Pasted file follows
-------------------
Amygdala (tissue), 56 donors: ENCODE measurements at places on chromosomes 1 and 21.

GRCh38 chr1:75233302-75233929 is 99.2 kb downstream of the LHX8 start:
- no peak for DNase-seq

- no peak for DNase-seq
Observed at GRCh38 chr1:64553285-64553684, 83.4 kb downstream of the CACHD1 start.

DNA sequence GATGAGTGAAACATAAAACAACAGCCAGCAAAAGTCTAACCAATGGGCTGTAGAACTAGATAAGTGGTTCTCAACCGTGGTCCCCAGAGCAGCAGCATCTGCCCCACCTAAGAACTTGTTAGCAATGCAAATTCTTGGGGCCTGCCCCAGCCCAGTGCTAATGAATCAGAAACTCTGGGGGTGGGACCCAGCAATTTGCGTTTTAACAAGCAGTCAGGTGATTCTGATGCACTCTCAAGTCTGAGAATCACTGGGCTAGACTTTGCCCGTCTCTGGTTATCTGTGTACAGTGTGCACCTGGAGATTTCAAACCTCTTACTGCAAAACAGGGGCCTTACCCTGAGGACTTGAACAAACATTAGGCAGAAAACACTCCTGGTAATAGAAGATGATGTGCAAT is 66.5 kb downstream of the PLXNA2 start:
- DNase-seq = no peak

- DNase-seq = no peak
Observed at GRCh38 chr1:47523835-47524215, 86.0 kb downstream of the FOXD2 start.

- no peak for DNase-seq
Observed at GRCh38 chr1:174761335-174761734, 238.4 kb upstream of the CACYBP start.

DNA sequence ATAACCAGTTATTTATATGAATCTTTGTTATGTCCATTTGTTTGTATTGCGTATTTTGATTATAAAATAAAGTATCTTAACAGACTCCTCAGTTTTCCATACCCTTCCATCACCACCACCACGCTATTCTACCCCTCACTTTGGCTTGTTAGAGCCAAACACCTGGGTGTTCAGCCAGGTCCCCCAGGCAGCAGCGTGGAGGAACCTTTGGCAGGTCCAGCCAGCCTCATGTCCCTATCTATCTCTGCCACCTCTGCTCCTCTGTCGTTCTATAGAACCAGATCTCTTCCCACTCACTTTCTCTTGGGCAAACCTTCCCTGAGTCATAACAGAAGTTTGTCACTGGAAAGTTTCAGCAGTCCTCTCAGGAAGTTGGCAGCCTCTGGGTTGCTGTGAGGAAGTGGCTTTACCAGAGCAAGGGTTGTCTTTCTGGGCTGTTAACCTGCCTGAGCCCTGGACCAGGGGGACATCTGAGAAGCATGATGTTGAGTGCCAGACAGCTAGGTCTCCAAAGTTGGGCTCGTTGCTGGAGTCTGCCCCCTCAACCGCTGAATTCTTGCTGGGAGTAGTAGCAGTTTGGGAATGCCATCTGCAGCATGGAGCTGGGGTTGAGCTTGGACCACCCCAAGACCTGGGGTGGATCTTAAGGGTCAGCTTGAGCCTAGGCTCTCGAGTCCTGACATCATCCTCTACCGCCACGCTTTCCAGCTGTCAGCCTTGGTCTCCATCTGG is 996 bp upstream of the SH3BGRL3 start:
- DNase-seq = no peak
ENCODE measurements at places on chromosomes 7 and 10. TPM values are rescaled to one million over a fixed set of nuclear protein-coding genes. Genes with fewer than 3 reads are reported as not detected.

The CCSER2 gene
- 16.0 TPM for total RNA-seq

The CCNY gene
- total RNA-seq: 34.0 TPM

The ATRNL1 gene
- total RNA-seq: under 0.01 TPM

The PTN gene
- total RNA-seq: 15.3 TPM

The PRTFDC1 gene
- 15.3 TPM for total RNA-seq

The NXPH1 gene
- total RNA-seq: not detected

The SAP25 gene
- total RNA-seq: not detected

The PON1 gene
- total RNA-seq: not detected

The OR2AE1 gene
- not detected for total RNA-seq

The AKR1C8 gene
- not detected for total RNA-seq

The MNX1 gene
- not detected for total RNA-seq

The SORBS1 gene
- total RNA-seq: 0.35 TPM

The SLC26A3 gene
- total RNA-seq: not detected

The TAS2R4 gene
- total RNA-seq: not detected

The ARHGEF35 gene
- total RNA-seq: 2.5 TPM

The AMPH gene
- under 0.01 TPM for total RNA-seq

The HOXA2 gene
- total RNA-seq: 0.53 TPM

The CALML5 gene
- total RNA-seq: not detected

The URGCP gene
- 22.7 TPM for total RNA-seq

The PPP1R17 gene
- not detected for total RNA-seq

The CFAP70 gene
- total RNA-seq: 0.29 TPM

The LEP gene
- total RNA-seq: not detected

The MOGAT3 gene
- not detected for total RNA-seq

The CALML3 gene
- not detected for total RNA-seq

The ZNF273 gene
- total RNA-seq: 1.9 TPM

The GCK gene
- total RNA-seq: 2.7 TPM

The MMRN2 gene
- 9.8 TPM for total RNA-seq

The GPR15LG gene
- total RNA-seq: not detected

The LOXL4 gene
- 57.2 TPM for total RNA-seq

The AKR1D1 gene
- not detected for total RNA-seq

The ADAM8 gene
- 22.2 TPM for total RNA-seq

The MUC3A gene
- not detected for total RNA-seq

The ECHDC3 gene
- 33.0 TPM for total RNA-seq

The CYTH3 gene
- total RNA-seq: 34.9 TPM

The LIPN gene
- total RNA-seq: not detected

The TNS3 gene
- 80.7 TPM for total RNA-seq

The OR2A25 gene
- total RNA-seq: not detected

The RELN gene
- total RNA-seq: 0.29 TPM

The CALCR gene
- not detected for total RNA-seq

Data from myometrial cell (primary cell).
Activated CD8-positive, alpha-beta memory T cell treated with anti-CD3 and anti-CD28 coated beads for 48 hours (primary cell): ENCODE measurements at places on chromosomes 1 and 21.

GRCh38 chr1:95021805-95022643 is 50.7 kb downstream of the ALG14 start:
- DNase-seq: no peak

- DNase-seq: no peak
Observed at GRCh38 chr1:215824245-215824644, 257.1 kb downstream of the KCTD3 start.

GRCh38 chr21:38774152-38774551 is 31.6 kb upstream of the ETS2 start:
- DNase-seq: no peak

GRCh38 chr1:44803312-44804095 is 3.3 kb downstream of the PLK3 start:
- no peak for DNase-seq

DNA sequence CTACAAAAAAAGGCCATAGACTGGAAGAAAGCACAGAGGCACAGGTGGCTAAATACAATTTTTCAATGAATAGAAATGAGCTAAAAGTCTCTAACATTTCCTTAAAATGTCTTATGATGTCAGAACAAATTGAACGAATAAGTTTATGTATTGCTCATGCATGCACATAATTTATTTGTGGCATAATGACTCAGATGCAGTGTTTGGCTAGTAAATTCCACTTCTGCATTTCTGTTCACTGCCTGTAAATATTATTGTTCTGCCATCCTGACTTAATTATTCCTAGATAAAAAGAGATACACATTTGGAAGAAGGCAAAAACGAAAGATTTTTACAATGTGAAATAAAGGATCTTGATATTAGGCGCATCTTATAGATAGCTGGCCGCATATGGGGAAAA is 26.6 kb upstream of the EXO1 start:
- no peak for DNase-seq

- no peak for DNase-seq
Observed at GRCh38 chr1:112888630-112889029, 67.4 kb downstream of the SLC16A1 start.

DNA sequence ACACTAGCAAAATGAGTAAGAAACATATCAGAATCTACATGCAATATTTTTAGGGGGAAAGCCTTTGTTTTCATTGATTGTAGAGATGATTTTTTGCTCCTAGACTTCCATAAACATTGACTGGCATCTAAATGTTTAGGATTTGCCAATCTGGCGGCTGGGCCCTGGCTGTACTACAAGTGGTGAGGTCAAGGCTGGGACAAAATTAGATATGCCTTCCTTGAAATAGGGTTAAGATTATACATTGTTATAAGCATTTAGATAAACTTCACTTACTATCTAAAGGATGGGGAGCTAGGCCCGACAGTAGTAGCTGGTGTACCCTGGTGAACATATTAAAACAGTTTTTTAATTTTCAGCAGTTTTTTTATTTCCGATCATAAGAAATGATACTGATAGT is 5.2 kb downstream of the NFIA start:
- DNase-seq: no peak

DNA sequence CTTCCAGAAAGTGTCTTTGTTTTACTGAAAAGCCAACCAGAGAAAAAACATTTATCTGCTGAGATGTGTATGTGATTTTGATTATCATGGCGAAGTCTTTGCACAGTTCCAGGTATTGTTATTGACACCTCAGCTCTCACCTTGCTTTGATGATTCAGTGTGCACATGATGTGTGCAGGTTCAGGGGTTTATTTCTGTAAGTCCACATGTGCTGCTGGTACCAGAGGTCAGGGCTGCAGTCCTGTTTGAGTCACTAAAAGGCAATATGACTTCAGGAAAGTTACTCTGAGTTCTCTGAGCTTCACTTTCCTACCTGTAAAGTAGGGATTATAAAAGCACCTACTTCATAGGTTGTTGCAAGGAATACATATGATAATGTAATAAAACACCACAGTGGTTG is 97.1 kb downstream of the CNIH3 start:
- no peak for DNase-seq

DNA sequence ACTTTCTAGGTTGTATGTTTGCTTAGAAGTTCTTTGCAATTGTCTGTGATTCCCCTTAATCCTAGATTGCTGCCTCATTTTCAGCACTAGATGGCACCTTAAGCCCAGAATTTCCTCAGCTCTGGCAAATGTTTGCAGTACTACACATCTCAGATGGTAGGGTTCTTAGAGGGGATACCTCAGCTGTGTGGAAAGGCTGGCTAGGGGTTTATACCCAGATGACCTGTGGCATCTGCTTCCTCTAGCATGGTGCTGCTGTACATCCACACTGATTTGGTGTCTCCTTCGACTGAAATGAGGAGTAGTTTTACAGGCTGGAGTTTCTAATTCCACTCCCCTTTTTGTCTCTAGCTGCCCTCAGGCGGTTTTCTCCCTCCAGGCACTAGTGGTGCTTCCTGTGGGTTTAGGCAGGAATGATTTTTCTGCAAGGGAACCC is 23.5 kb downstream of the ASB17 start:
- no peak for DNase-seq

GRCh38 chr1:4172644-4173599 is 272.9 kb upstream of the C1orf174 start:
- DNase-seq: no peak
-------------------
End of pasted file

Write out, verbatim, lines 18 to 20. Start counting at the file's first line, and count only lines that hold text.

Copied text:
- total RNA-seq: 34.0 TPM

The ATRNL1 gene
- total RNA-seq: under 0.01 TPM